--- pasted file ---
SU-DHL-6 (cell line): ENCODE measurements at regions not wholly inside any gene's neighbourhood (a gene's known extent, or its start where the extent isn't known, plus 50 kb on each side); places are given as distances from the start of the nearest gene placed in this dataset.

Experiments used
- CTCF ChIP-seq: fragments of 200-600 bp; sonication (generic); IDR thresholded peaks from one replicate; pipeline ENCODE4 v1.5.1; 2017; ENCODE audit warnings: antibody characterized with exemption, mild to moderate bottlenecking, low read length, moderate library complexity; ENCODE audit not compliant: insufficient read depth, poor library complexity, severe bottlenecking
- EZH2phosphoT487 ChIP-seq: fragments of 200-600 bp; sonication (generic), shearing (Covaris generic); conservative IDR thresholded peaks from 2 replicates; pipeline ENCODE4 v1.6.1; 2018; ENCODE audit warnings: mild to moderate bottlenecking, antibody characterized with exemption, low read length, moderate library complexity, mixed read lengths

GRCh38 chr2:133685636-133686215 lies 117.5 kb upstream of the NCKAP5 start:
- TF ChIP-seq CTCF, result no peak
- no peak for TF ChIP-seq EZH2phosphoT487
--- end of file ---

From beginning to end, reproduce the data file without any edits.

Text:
SU-DHL-6 (cell line): ENCODE measurements at regions not wholly inside any gene's neighbourhood (a gene's known extent, or its start where the extent isn't known, plus 50 kb on each side); places are given as distances from the start of the nearest gene placed in this dataset.

Experiments used
- CTCF ChIP-seq: fragments of 200-600 bp; sonication (generic); IDR thresholded peaks from one replicate; pipeline ENCODE4 v1.5.1; 2017; ENCODE audit warnings: antibody characterized with exemption, mild to moderate bottlenecking, low read length, moderate library complexity; ENCODE audit not compliant: insufficient read depth, poor library complexity, severe bottlenecking
- EZH2phosphoT487 ChIP-seq: fragments of 200-600 bp; sonication (generic), shearing (Covaris generic); conservative IDR thresholded peaks from 2 replicates; pipeline ENCODE4 v1.6.1; 2018; ENCODE audit warnings: mild to moderate bottlenecking, antibody characterized with exemption, low read length, moderate library complexity, mixed read lengths

GRCh38 chr2:133685636-133686215 lies 117.5 kb upstream of the NCKAP5 start:
- TF ChIP-seq CTCF, result no peak
- no peak for TF ChIP-seq EZH2phosphoT487